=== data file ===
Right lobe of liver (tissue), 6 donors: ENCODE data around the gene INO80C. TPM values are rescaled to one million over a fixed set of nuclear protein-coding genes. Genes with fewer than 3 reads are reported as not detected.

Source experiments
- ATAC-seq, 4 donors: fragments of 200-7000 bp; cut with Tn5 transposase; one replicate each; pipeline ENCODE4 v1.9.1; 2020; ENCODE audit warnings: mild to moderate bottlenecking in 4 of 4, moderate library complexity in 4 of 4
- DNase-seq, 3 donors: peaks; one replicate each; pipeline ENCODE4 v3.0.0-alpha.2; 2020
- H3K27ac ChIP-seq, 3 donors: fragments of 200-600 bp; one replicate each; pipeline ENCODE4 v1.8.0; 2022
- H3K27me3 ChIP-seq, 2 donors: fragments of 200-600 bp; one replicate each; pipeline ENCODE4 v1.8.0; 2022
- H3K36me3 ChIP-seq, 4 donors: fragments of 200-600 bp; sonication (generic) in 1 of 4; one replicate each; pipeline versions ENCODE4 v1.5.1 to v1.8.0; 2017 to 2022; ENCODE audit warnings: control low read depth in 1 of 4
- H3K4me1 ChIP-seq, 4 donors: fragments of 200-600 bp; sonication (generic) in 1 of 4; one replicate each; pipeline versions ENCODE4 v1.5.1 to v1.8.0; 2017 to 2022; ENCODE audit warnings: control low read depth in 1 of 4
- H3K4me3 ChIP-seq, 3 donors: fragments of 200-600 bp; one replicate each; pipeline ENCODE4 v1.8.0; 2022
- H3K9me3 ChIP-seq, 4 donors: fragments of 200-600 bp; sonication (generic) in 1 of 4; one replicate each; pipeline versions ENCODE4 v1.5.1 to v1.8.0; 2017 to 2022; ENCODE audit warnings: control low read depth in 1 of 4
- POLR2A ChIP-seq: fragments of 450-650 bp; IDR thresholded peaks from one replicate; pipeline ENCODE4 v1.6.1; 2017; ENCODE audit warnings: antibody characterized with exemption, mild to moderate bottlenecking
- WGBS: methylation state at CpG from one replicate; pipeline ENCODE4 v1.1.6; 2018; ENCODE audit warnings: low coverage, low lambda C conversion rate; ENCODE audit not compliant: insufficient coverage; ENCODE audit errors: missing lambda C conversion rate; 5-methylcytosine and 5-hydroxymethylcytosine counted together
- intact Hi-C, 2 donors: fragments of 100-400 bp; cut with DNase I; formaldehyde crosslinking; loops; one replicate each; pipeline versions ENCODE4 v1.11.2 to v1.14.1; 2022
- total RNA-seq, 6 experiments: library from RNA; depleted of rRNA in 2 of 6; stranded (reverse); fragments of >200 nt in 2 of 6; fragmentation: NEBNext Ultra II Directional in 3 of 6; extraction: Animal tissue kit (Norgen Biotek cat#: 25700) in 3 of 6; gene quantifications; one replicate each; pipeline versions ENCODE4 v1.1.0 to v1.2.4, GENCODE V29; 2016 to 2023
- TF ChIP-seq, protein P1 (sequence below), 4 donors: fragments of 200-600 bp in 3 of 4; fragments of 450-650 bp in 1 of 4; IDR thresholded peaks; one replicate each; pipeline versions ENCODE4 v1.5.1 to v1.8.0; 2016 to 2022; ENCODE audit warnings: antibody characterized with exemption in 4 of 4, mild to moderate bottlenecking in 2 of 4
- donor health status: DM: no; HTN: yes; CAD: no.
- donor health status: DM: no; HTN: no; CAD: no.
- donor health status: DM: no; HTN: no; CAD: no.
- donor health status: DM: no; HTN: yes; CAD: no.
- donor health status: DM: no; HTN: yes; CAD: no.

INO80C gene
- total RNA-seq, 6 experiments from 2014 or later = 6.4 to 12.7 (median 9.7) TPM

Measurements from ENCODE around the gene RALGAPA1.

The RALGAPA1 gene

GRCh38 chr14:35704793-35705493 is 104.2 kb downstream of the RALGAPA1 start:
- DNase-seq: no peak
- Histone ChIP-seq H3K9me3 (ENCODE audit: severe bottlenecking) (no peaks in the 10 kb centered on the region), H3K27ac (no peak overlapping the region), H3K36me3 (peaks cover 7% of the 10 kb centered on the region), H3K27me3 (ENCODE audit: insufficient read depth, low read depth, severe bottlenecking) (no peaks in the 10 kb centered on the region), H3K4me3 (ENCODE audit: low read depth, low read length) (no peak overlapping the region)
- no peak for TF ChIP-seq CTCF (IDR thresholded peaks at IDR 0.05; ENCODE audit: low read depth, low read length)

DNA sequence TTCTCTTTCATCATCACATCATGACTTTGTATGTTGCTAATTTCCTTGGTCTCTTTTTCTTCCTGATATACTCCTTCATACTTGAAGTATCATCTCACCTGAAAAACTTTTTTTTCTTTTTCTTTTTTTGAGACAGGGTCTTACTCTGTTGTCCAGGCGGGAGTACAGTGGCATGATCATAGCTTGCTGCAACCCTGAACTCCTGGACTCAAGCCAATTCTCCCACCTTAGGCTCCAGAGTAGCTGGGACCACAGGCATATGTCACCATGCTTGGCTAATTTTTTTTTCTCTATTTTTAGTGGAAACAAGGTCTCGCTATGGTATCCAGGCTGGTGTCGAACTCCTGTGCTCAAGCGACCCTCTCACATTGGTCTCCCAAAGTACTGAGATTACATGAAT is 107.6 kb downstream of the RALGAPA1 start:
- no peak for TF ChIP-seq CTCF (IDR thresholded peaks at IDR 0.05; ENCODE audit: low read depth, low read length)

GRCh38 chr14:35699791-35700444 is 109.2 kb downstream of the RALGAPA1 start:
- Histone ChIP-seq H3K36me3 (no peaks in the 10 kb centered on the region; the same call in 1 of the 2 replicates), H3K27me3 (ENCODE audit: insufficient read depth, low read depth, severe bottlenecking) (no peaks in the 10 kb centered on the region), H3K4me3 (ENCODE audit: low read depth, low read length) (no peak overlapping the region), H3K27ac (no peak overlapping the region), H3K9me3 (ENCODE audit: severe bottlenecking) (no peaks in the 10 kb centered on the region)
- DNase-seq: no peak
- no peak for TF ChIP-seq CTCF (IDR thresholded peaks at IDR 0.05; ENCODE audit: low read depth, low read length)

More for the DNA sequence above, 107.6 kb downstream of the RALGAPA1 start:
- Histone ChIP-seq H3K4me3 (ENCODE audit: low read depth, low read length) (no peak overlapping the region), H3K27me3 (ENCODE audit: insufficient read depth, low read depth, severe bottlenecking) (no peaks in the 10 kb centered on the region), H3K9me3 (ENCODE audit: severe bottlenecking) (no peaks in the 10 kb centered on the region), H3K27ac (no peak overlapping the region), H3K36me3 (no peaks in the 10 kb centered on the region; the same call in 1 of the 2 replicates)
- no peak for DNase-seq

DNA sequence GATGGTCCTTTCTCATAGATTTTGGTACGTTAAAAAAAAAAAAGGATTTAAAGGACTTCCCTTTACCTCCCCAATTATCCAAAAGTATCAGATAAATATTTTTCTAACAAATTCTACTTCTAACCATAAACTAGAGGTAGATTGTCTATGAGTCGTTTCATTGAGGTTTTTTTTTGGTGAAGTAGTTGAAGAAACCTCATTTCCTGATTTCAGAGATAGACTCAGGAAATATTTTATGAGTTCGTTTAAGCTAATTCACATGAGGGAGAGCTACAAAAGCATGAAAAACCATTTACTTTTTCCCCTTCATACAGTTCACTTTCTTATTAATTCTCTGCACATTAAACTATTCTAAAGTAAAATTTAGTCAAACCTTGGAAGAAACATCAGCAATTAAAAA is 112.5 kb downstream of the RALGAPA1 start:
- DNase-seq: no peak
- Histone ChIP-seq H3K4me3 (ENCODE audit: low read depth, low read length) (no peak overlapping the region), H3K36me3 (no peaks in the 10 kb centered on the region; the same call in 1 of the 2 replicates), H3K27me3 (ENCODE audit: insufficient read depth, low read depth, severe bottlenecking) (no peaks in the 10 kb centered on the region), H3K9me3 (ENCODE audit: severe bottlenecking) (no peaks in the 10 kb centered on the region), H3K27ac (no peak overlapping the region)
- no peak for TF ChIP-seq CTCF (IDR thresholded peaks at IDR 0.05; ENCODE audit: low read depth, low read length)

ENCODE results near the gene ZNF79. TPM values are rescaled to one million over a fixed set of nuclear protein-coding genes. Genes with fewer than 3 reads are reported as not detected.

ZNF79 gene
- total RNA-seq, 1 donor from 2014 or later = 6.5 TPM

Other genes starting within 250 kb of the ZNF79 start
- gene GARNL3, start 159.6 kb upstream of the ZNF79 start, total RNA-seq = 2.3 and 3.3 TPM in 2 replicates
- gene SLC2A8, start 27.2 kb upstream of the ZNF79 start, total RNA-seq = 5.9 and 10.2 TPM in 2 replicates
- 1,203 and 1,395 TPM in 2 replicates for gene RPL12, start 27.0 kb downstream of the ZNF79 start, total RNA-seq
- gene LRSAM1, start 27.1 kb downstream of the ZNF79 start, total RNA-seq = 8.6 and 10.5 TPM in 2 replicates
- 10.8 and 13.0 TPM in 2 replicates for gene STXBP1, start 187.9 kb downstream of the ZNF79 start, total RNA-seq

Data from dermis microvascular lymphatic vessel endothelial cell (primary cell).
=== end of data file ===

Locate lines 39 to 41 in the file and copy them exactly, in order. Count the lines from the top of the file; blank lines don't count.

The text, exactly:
- DNase-seq: no peak
- Histone ChIP-seq H3K4me3 (ENCODE audit: low read depth, low read length) (no peak overlapping the region), H3K36me3 (no peaks in the 10 kb centered on the region; the same call in 1 of the 2 replicates), H3K27me3 (ENCODE audit: insufficient read depth, low read depth, severe bottlenecking) (no peaks in the 10 kb centered on the region), H3K9me3 (ENCODE audit: severe bottlenecking) (no peaks in the 10 kb centered on the region), H3K27ac (no peak overlapping the region)
- no peak for TF ChIP-seq CTCF (IDR thresholded peaks at IDR 0.05; ENCODE audit: low read depth, low read length)